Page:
The track gauge of a railway, the back-to-back distance between the inner edges of the rails, is one of the more critical dimensions of a rail system; systems with gauges that differ are fundamentally incompatible, incapable of interoperability. Certainly, track gauge is not the only parameter essential to such interoperability; loading gauge, the cross-sectional profile within which a rail vehicle must fit, is almost as critical, as are such matters as couplings, signalling systems, and much else. However, none are such a fundamental incompatibility as gauge.

Many different gauges are in use around the world. About 60% of the world's route miles are of the so-called Standard Gauge of 4' 8½"; the rest are either broader or narrower. There are many reasons for this variance worldwide. Moving a rail vehicle between gauges generally required the swapping of wheelsets or trucks, which became a well-practiced art in some cases of trains that had to reguarly undergo a gauge change. More recently, movable wheel systems have been developed, e.g. by the Spanish Talgo company.

A certain taxonomy of track gauges can be seen. While no formal system exists to definitively categorize them, the following is my own system which more-or-less fits in with those I've seen held by others. It also pretty much follows the practice of the builders of locomotives and railway equipment, who generally carried standard designs to fit any gauge within each category. In other words, a manufacturer, say Baldwin, would have a small narrow gauge locomotive suitable for 1'6"-2'6" lines, a larger narrow gauge design suitable for 2'6" - 3'6" lines, and so forth.

Under 1'6" (500mm): Miniature and Model
Few if any railway systems intended for work have been constructed to gauges this small. However, railways for tourists, entertainment rides, and other such applications are regularly built to gauges in this range. Model railways, obviously, also fall into this category. The division betwen miniature and model is not hard and fast, but one possible division is that miniature railways carry human passengers, while model ones cannot.
1'6"-2'6" (500-750mm): Small Narrow Gauge
Much cheaper to build and operate than a full-size railway system, but narrow-gauge railways in this category are just too small to replace a full-size system. They tend to be local in scope and limited in purpose. Many of these systems were built for a specific industry; mining, quarrying, farms, works railway systems, and the like. These include most of the Welsh narrow gauge lines (Ffestiniog, Talyllyn, etc.), which mostly served the slate mining industry. Some were built for general purpose service, but they tended not to last.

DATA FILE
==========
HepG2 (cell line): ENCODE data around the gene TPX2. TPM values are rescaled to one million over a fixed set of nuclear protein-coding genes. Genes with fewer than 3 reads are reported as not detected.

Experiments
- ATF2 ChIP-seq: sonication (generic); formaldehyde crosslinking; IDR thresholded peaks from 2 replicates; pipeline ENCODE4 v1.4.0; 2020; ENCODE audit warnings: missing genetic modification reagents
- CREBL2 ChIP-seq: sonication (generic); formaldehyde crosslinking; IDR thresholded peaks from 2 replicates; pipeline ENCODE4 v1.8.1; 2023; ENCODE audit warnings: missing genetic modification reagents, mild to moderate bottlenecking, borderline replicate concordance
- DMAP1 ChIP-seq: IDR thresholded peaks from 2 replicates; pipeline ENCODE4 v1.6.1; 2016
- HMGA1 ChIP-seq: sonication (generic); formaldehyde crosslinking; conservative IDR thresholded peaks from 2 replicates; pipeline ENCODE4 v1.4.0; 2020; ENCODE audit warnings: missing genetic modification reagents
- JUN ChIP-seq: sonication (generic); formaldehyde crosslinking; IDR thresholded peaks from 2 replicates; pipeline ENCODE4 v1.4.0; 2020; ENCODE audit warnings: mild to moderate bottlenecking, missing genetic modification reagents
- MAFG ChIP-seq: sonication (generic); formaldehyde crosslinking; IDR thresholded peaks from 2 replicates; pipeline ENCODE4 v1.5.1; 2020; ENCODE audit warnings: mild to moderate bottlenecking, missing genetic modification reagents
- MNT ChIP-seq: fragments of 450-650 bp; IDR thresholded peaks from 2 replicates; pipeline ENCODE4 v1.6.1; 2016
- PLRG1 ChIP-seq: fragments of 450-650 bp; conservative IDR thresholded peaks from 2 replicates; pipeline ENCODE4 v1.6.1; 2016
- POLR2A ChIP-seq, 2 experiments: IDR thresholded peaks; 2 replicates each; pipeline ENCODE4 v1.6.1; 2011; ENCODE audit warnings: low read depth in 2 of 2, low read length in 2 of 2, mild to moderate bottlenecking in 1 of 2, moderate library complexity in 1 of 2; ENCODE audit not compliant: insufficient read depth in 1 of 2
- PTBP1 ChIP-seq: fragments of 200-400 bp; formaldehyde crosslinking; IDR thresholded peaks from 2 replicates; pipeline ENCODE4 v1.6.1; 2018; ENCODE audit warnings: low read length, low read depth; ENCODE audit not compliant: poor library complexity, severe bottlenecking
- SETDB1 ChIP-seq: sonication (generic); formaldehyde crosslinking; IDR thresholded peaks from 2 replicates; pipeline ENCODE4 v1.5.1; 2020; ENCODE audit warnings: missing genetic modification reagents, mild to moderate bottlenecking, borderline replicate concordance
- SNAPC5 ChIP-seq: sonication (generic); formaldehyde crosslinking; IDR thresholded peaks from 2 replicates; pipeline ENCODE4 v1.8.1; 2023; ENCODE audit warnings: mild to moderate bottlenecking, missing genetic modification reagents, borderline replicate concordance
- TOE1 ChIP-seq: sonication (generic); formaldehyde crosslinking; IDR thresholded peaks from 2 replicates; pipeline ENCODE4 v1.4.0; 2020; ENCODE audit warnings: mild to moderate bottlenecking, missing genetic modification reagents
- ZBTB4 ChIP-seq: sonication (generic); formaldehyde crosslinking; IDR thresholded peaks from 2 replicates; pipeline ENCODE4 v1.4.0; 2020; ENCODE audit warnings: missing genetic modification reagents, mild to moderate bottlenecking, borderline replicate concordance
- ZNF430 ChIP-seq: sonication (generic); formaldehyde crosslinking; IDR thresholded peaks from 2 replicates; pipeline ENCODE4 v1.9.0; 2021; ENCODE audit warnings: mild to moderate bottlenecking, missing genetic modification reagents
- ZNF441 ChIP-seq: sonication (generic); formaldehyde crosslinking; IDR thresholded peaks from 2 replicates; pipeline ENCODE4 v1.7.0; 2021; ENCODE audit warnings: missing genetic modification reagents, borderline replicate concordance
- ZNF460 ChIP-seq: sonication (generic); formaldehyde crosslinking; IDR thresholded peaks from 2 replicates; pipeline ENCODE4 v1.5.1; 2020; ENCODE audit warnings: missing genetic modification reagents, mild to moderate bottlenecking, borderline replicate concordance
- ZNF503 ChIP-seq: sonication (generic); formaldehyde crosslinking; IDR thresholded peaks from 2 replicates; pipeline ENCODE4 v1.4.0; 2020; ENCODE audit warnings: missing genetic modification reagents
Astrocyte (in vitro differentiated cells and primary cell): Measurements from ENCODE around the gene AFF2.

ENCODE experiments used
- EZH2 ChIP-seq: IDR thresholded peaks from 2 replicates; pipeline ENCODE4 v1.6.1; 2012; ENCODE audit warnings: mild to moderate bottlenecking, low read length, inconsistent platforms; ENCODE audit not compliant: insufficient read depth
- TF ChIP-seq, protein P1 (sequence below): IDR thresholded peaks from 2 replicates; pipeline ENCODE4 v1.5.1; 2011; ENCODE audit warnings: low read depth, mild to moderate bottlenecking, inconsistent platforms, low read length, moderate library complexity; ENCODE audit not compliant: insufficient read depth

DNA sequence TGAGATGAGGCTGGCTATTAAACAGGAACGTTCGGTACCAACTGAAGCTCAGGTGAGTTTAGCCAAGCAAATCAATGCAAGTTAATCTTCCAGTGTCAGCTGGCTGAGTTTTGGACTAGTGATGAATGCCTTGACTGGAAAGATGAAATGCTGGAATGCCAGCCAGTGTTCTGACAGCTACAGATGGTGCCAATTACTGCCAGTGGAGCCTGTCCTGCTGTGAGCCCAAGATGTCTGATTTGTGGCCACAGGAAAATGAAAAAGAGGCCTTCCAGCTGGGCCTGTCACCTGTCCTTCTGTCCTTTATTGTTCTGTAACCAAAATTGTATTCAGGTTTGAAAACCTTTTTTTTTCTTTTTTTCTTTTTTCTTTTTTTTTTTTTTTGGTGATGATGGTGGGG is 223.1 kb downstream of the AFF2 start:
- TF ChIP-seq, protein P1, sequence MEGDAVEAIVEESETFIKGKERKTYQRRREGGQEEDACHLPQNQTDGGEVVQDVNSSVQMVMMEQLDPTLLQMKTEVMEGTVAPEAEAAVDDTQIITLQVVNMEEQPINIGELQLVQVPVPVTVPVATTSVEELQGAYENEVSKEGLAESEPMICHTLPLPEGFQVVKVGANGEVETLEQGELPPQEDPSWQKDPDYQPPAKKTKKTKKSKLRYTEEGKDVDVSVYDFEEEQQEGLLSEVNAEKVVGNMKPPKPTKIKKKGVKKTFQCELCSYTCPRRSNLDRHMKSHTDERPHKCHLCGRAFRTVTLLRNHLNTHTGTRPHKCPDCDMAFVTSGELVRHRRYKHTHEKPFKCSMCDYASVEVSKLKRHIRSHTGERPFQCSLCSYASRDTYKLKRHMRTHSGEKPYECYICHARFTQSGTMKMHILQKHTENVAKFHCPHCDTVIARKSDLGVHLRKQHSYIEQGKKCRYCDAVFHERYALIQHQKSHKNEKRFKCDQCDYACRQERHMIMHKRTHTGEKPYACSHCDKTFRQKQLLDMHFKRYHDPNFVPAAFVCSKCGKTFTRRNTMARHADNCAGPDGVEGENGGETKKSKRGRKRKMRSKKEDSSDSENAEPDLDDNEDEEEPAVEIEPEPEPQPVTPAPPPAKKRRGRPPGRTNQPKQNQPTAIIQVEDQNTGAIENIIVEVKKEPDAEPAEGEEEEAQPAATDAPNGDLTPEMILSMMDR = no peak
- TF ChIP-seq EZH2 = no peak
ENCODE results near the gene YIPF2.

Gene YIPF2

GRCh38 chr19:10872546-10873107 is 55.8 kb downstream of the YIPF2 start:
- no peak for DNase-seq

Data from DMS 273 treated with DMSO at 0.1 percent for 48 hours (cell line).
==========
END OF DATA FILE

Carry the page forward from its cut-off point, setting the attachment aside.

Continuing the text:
2'6"-3'6" (750mm-1000mm): Large Narrow Gauge
Large enough to be a serious proposition as a general-purpose railway system, large narrow gauge lines like these proliferated in areas where the cost of a standard-gauge system would have proved prohibitive. Often, the tighter turns possible in a narrow gauge system reduced the expensive civil engineering works required to an affordable level. These narrow gauge systems were especially popular in mountainous areas, good examples of which are the numerous Swiss narrow gauge systems, most of which still thrive today, and the Colorado narrow gauge lines in the USA. They were also popular in the mining and logging industries, where the tracklaying was required to be cheap and quick, but substantial load-carrying ability was required.
3'6"-4'8½" (1000-1435mm): Narrow Full Size
Gauges in this range were often adopted as the 'full-size gauge' in many regions of the world, particularly Africa and Australia. While narrower than the Standard Gauge, locomotives and cars could attain nearly the same dimensions as true Standard Gauge lines. Gauges in this range were acceptable choices as a full-size gauge.
4'8½" (1435mm): Standard Gauge
The standard track gauge of Europe and North America, and in addition many other areas around the world. While it became 'standard' only because of historical precedent, it certainly seems to be right on the 'sweet spot' between too wide and too narrow. Wider, and minimum radii become too great, and the cost of civil engineering works become intolerable; narrower, and the ability to carry heavy or large loads at speed becomes dangerously compromised through instability.
4'8½"-5'6" (1435-1700mm): Broad Full Size
Standard gauges wider than 4'8½" were adopted in many places, including Spain, Eastern Europe and much of Asia, and parts of Africa and Australia. Permitted trains somewhat larger than Standard Gauge, but in general trains on these railway systems are little larger than the average. Gauges in this range provide an acceptable choice.
Greater than 5'6" (1700mm): Broad Gauge
These gauges are practically extinct. While gauges narrower than the ideal range of somewhere between 3'6" and 5'6" have the temptation of cheaper construction, the same does not hold true for broad gauge. The biggest proponent of a broad gauge was the early Great Western Railway in England, and in particular its chief engineer, Isambard Kingdom Brunel. The GWR at first built to the imposing gauge of 7'0¼" (approx 2140mm), but incompatibility with the Standard Gauge everyone else built to doomed the idea. Other proponents of a broad gauge included some early American railroads (though few built wider than 6') and Hitler's Nazi Germany (which produced grandiose plans for super-wide trains, practically ocean liners of the rails).